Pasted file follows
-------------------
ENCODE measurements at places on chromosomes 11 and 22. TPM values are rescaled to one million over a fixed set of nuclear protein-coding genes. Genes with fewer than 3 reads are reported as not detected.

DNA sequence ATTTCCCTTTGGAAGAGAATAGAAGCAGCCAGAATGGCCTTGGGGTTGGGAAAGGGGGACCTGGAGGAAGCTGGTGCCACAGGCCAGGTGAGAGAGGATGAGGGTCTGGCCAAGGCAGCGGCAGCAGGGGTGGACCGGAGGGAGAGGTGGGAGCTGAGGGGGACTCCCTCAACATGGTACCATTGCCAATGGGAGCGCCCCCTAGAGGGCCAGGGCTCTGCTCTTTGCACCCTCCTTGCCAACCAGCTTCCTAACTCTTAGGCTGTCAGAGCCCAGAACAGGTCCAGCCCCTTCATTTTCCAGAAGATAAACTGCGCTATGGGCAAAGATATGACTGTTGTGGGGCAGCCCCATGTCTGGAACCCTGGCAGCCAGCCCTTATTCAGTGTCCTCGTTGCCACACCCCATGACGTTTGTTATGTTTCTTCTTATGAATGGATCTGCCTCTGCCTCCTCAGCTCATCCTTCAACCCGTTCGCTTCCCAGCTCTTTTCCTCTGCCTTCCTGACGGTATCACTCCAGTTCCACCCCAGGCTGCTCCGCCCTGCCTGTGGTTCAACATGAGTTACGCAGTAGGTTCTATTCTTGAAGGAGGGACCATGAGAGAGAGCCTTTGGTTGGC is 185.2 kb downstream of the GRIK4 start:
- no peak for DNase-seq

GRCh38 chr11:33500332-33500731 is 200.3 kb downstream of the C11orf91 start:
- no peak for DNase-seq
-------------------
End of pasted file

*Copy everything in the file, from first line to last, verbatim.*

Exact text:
ENCODE measurements at places on chromosomes 11 and 22. TPM values are rescaled to one million over a fixed set of nuclear protein-coding genes. Genes with fewer than 3 reads are reported as not detected.

DNA sequence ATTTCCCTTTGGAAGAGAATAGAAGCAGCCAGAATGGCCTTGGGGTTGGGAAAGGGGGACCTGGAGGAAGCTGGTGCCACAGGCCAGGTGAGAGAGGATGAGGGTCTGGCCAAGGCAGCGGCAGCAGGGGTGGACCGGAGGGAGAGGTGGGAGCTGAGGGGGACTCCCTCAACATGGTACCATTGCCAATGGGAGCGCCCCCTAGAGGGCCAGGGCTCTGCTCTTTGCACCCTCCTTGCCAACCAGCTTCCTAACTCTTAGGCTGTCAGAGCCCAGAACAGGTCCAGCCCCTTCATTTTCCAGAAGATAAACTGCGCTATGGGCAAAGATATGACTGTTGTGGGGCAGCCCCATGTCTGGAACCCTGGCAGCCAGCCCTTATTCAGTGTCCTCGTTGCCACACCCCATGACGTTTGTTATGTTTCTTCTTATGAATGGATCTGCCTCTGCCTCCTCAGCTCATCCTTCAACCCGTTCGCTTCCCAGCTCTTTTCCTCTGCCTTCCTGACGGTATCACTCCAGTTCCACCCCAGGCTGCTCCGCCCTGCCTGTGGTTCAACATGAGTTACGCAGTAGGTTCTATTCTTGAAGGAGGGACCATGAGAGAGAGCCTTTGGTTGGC is 185.2 kb downstream of the GRIK4 start:
- no peak for DNase-seq

GRCh38 chr11:33500332-33500731 is 200.3 kb downstream of the C11orf91 start:
- no peak for DNase-seq